An mRNA vaccine is a type of vaccine that uses a copy of a molecule called messenger RNA (mRNA) to produce an immune response.  The vaccine delivers antigen-encoding mRNA molecules to immune cells, which use the engineered mRNA as a template to build a foreign protein that would normally be produced by a pathogen (such as a virus) or by a cancer cell. These protein molecules stimulate an adaptive immune response that teaches the body to identify and destroy the corresponding pathogen or cancer cells.  The mRNA is administered by a co-formulation of RNA encapsulated in lipid nanoparticles that protect the RNA chains and help their absorption into cells.
File: Coronavirus mRNA vaccines.webm
Video showing how vaccination with an mRNA vaccine works Reactogenicity, the tendency of a vaccine to produce adverse reactions, is similar to that of conventional vaccines without RNA.  People susceptible to an autoimmune response may have an adverse reaction to messenger RNA vaccines.  Advantages of mRNA vaccines over traditional vaccines are ease of design, speed and lower cost of production, induction of cellular and humoral immunity, and lack of interaction with genomic DNA.   While some messenger RNA vaccines, such as the Pfizer-BioNTech COVID-19 vaccine, have the disadvantage of requiring ultra-cold storage prior to distribution,  other mRNA vaccines, such as Moderna vaccines, CureVac and Walvax COVID-19 do not have such requirements.
In RNA therapeutics, messenger RNA vaccines have attracted considerable interest as COVID-19 vaccines.  In December 2020, Pfizer - BioNTech and Moderna obtained approval for their mRNA-based COVID-19 vaccines. On December 2, the UK Medicines and Healthcare Products Regulatory Agency (MHRA) became the first medicine regulator to approve an mRNA vaccine, authorizing the Pfizer-BioNTech vaccine for widespread use.    On December 11, the US Food and Drug Administration (FDA) issued an emergency use authorization for the Pfizer-BioNTech vaccine   and one week later. similarly approved the Moderna vaccine.
The first successful transfection of mRNA packaged into a liposomal nanoparticle in a cell was published in 1989.   A year later, "naked" (or unprotected) mRNA was injected into the muscle of mice.   These studies were the first evidence that in vitro transcribed mRNA was capable of delivering the genetic information to produce proteins within living cell tissue  and led to the proposal of the concept of messenger RNA vaccines.   
In 1993, liposome-encapsulated mRNA was shown to stimulate T cells in mice.   The following year, self-amplified mRNA was developed by including a viral antigen and a gene encoding replicase.   The method was used in mice to elicit a humoral and cellular immune response against a viral pathogen.  The following year, mRNA encoding a tumor antigen was shown to elicit a similar immune response against cancer cells in mice.  
The first human clinical trial using ex vivo dendritic cells transfected with mRNA encoding tumor antigens (therapeutic cancer mRNA vaccine) began in 2001.   Four years later, the successful use of modified nucleosides as a method of transporting mRNA within cells without activating the body's defense system.   In 2008, the results of clinical trials of an mRNA vaccine injected directly into the body against cancer cells were reported.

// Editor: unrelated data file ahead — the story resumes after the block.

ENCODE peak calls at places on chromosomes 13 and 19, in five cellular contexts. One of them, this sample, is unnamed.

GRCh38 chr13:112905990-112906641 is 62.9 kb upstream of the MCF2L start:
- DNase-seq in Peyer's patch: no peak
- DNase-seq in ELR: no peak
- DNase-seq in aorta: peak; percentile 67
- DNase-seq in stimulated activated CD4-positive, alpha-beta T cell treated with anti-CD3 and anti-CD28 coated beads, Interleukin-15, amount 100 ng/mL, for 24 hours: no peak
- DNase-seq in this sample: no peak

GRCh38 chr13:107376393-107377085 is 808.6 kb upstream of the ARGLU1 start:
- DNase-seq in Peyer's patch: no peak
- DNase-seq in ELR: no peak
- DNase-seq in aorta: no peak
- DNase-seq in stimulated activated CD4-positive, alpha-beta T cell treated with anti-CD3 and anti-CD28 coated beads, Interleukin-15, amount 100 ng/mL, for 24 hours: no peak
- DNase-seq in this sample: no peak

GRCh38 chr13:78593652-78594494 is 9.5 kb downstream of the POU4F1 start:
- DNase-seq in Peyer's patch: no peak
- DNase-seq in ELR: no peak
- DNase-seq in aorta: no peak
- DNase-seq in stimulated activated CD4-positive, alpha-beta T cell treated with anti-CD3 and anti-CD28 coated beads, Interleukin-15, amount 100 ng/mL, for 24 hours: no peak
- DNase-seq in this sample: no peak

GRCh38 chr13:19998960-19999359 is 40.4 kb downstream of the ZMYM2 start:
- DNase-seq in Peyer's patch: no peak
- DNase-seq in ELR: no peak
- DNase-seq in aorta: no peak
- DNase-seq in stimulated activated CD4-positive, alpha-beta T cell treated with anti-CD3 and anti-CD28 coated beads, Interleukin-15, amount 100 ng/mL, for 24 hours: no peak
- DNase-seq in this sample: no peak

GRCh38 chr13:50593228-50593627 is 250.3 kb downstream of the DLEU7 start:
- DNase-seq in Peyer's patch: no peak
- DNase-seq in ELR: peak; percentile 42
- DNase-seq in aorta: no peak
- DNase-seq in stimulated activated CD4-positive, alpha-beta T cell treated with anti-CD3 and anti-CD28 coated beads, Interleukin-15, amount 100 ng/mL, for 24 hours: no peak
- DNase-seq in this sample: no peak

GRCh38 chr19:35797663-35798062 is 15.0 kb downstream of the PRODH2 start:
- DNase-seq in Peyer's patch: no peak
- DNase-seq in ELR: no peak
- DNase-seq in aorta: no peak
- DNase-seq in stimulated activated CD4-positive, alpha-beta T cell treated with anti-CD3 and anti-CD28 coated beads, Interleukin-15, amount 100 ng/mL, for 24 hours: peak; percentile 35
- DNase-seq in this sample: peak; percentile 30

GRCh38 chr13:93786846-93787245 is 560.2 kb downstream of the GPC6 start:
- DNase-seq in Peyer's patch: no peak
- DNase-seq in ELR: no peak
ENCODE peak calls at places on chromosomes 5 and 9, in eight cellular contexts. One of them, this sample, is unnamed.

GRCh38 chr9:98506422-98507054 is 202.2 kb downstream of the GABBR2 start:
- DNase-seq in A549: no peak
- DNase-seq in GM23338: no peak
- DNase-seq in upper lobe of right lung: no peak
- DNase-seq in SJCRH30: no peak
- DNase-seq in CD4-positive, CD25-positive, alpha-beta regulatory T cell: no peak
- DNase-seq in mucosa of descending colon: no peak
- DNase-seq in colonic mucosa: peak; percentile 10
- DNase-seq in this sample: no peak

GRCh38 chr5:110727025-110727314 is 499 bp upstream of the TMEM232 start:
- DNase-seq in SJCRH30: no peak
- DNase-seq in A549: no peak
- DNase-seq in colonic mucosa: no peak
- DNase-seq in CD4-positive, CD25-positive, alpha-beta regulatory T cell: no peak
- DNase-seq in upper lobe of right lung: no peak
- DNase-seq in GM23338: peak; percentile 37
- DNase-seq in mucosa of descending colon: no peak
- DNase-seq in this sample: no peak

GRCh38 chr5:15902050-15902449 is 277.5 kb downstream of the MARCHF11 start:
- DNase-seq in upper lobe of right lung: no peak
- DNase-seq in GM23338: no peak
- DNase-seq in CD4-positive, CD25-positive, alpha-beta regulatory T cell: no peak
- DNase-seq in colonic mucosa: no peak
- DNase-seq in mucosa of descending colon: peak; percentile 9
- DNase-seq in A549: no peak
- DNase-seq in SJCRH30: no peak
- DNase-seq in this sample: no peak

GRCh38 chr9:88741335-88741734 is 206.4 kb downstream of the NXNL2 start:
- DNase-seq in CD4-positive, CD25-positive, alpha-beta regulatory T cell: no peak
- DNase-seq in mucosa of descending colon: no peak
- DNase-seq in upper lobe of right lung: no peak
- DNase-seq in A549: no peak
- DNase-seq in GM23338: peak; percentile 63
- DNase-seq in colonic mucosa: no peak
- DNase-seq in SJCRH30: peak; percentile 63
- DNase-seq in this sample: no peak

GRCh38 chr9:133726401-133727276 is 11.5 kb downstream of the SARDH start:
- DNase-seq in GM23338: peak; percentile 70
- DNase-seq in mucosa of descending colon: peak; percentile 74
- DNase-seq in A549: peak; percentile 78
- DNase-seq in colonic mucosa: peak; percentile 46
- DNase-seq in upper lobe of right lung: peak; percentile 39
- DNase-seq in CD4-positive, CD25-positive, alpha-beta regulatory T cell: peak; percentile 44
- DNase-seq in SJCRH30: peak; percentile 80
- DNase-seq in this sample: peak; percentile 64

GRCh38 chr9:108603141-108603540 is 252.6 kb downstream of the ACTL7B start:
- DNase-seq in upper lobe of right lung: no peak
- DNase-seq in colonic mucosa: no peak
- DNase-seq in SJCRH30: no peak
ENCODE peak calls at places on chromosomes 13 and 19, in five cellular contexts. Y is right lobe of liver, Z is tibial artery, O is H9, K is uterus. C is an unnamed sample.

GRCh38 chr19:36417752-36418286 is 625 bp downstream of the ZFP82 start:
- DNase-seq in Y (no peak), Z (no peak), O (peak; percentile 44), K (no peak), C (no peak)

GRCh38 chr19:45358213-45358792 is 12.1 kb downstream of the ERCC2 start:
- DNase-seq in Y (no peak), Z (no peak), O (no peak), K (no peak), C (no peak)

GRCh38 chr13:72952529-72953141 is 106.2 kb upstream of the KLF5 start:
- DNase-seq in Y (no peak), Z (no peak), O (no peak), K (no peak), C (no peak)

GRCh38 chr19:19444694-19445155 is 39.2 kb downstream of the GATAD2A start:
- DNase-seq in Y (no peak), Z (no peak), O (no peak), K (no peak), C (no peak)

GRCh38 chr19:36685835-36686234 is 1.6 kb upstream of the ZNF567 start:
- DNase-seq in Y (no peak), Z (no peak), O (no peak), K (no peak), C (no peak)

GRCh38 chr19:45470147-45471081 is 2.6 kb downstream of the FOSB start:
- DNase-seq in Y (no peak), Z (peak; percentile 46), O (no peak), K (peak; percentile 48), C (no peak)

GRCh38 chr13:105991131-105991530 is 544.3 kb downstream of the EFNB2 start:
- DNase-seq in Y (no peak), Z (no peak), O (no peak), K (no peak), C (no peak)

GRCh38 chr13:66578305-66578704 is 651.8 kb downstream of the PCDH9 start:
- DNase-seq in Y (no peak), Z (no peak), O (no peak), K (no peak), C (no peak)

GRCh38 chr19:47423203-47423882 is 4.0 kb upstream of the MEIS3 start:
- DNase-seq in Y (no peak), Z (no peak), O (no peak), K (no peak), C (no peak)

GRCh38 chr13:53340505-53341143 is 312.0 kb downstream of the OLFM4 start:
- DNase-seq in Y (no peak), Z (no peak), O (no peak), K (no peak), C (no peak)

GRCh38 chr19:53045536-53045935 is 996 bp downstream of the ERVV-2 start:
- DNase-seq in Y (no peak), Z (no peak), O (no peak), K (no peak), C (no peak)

BioNTech in 2008 and Moderna in 2010 were founded to develop mRNA biotechnologies.   The US research agency DARPA at this time launched the ADEPT biotechnology research program to develop emerging technologies for the US military.   The agency recognized the potential of nucleic acid technology for defense against pandemics and began investing in the field.  The DARPA grants were viewed as a vote of confidence which in turn encouraged other government agencies and private investors to invest in mRNA technology.  DARPA awarded a $ 25 million grant to Moderna at that time. 
The first human clinical trials using an mRNA vaccine against an infectious agent (rabies) began in 2013.   During the following years, clinical trials of mRNA vaccines for several other viruses began. Human mRNA vaccines have been studied for infectious agents such as influenza, Zika virus, cytomegalovirus, and Chikungunya virus.  
The COVID-19 pandemic and the sequencing of the causative virus SARS-CoV-2 in early 2020 led to the rapid development of the first approved mRNA vaccines.   BioNTech and Moderna in December of the same year obtained approval for their mRNA-based COVID-19 vaccines. On December 2, seven days after its last eight-week trial, the UK's Medicines and Healthcare Products Regulatory Agency became the first global drug regulator in history to approve an mRNA vaccine, granting an authorization of Emergency for the BNT162b2 COVID-19 vaccine from Pfizer-BioNTech for widespread use.    On December 11, the FDA granted an emergency use authorization for the Pfizer - BioNTech COVID-19 vaccine and a week later a similar approval for the Modern COVID-19 vaccine.